The Bureau of Labor Statistics’ acute-care hospital Producer Price Index remained unchanged in May.
The data—the broader of two federal inflation measures—are the latest to potentially ease fears of a possible sharp acceleration in healthcare spending this year. The price data follow new health-spending survey data that showed far weaker demand for hospital and physician services between January and March than had been projected in an April federal estimate.
Major Washington state health systems announced direct contracts with aerospace giant Boeing Co. that include financial incentives for faster, cheaper and higher-quality medical care.
Providence Health & Services, Renton, Wash., and Swedish Health Services, Seattle, jointly entered into a contract with Chicago-based Boeing, as did the University of Washington Medicine. Roughly 27,000 Boeing employees in the Puget Sound area will participate in health plans under the new accountable care contracts among the options for benefits next year, with financial incentives to encourage their use. Boeing is seeking to test its ability to reach direct contracts with providers that can deliver savings, as well as gains in quality, access and patient experience, said Alan May, vice president of human resources for Boeing Commercial Airplanes. “This is the first, as a model,” May said.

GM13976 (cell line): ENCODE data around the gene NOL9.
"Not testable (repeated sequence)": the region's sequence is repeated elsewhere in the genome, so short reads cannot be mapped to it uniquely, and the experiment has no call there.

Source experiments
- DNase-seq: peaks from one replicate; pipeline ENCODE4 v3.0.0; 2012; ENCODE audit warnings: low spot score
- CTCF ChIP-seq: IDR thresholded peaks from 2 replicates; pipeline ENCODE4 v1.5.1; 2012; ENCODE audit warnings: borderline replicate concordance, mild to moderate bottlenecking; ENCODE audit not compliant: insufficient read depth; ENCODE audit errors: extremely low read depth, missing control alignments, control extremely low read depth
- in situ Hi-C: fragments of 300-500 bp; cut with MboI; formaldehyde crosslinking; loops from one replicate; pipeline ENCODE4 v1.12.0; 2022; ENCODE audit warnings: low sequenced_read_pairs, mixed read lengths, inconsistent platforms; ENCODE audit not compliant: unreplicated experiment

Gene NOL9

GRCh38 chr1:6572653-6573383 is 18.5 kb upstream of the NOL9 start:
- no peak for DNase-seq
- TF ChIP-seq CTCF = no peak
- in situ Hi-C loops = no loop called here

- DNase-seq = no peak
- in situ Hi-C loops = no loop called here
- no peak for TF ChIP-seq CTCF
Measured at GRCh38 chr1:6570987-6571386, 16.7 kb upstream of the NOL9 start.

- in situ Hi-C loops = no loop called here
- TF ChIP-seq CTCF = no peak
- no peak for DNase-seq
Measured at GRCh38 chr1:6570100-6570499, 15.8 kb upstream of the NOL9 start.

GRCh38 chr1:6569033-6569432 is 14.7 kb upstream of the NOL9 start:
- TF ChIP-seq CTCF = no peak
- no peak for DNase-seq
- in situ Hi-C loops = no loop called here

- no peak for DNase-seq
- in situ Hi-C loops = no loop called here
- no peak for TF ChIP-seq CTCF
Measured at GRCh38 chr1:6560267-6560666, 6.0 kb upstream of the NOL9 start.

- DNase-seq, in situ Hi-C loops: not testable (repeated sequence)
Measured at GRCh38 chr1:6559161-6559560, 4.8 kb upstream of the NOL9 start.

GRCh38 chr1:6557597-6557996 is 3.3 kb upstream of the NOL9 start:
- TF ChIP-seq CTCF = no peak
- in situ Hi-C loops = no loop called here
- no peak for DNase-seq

Xerox, bloodied by its experiences trying to run Nevada’s health insurance exchange, isn’t walking away from other exchange business.
Instead, it has landed a contract to work with Maryland’s state exchange and is bidding to help New York with its Medicaid program. Ursula Burns, Xerox chairwoman and CEO, explained why the firm is insistent on pursuing government opportunities. “Demographics are all tailwinds for it, all in the favor of government health,” she said.